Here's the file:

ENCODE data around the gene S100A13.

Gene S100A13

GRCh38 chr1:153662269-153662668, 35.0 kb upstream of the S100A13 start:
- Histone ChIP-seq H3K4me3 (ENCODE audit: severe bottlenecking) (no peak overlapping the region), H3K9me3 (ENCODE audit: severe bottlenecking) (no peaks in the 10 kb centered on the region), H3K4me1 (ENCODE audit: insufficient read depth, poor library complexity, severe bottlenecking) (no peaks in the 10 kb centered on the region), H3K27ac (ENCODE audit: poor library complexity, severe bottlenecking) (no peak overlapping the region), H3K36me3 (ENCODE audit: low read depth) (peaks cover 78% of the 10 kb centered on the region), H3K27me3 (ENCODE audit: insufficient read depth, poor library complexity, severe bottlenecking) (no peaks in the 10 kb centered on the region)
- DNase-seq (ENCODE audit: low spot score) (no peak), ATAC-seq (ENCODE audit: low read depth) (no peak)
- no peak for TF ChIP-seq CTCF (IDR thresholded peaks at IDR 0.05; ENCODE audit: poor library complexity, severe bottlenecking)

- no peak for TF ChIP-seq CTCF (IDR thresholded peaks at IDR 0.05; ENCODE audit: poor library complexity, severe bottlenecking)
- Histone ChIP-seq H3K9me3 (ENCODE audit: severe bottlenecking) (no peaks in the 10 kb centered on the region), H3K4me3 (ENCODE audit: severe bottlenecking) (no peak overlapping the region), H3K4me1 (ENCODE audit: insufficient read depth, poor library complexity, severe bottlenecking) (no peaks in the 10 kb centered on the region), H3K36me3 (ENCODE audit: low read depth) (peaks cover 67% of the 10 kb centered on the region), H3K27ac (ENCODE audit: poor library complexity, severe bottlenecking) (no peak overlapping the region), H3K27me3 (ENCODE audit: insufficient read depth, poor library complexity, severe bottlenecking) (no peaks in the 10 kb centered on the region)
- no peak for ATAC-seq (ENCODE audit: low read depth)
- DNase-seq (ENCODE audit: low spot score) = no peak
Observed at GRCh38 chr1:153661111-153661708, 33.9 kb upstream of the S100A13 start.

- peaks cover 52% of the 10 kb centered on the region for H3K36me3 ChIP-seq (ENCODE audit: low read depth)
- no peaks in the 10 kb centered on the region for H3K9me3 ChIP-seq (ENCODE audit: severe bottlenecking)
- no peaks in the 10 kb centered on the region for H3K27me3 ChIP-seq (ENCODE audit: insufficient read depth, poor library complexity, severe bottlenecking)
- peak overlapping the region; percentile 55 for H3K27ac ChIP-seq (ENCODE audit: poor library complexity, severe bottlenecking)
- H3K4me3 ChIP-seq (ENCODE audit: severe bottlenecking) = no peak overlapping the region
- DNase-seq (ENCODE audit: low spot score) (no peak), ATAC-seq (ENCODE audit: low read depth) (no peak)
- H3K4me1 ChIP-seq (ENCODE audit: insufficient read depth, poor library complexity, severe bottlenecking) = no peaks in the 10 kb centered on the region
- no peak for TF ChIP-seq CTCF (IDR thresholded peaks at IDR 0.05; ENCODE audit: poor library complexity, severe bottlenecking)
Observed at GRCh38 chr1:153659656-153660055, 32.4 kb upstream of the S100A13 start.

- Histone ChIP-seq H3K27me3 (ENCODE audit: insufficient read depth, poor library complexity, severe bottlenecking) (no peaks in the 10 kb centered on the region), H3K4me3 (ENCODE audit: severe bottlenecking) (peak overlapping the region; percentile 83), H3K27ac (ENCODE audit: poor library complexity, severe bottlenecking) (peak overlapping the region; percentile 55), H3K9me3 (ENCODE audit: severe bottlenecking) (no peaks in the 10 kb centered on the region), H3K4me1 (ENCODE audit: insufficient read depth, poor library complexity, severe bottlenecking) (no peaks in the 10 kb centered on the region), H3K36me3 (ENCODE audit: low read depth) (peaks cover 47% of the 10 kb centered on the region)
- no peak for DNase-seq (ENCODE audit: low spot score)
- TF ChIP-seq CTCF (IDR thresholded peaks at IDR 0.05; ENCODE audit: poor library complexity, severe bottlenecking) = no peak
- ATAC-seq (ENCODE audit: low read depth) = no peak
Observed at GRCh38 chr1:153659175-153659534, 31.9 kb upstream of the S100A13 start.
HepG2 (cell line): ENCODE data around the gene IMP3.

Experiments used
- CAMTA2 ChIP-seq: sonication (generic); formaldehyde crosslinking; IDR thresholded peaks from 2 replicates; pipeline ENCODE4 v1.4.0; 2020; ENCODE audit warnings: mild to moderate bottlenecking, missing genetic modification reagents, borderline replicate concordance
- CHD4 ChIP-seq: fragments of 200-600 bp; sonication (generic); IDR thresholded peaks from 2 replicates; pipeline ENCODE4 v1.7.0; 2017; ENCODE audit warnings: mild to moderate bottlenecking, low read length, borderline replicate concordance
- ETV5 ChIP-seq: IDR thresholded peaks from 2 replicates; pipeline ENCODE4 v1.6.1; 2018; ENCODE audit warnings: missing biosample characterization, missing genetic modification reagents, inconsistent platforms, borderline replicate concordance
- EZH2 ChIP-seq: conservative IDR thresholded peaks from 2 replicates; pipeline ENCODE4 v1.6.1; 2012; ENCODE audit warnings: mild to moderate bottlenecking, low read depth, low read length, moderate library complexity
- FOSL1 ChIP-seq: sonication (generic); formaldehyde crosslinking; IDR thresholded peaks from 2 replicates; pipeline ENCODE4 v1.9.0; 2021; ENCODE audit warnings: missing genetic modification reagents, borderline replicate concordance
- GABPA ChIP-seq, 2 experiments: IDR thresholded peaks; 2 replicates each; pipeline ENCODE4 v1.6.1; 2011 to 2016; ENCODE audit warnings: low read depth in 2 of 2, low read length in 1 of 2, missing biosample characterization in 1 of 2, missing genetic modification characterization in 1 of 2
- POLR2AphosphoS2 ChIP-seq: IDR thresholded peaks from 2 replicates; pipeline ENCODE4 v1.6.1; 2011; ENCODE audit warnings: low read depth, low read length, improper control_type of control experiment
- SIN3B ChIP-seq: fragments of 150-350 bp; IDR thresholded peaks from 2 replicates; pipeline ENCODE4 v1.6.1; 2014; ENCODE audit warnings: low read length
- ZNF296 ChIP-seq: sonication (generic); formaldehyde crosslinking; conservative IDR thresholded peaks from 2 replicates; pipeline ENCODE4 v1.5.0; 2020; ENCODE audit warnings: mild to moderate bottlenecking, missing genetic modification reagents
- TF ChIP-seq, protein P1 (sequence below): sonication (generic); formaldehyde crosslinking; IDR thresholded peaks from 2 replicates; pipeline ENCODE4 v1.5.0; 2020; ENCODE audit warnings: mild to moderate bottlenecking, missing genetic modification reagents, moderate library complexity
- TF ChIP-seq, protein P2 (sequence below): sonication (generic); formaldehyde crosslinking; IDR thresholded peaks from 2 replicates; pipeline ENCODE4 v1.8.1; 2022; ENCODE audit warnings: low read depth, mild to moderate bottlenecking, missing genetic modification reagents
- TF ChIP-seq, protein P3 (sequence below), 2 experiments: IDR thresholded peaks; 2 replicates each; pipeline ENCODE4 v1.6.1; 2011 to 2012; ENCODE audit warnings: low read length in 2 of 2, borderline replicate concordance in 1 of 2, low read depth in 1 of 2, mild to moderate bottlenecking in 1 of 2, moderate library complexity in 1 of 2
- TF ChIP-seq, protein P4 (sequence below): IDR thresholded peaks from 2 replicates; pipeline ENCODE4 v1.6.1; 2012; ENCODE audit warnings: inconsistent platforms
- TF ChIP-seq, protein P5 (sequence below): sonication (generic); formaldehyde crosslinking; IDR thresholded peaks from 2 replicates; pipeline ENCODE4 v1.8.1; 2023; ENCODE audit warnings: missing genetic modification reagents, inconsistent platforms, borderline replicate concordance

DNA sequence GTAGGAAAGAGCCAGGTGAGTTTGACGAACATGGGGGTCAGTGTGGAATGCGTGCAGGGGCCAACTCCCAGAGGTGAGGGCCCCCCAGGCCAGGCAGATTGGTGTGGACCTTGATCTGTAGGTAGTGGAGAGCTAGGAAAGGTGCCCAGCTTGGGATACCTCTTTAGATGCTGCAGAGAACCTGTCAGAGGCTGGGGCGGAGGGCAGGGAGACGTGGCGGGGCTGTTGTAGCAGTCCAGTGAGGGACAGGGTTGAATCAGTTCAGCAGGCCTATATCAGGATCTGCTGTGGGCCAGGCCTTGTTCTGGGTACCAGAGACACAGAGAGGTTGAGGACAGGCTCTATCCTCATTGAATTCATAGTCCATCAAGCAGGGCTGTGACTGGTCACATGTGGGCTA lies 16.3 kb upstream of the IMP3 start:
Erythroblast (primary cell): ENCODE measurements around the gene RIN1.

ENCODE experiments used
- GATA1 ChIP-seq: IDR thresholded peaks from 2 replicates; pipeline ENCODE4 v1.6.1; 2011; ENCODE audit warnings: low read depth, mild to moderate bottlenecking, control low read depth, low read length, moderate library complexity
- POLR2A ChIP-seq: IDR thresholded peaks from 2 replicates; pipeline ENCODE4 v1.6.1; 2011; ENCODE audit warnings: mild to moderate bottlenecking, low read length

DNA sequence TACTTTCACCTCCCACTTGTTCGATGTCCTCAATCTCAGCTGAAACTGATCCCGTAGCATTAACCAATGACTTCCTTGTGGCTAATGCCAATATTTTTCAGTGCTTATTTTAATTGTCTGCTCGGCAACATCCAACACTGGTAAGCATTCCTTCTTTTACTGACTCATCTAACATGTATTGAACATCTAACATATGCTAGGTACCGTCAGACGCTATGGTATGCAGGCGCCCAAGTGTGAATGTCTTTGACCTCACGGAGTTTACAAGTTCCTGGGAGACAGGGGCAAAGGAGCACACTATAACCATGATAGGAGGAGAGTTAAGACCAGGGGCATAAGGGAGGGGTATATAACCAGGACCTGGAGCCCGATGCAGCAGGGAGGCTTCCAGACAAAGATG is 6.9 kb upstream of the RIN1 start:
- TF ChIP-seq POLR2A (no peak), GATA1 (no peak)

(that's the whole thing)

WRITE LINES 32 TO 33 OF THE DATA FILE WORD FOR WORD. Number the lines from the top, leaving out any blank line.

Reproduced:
- FOSL1 ChIP-seq: sonication (generic); formaldehyde crosslinking; IDR thresholded peaks from 2 replicates; pipeline ENCODE4 v1.9.0; 2021; ENCODE audit warnings: missing genetic modification reagents, borderline replicate concordance
- GABPA ChIP-seq, 2 experiments: IDR thresholded peaks; 2 replicates each; pipeline ENCODE4 v1.6.1; 2011 to 2016; ENCODE audit warnings: low read depth in 2 of 2, low read length in 1 of 2, missing biosample characterization in 1 of 2, missing genetic modification characterization in 1 of 2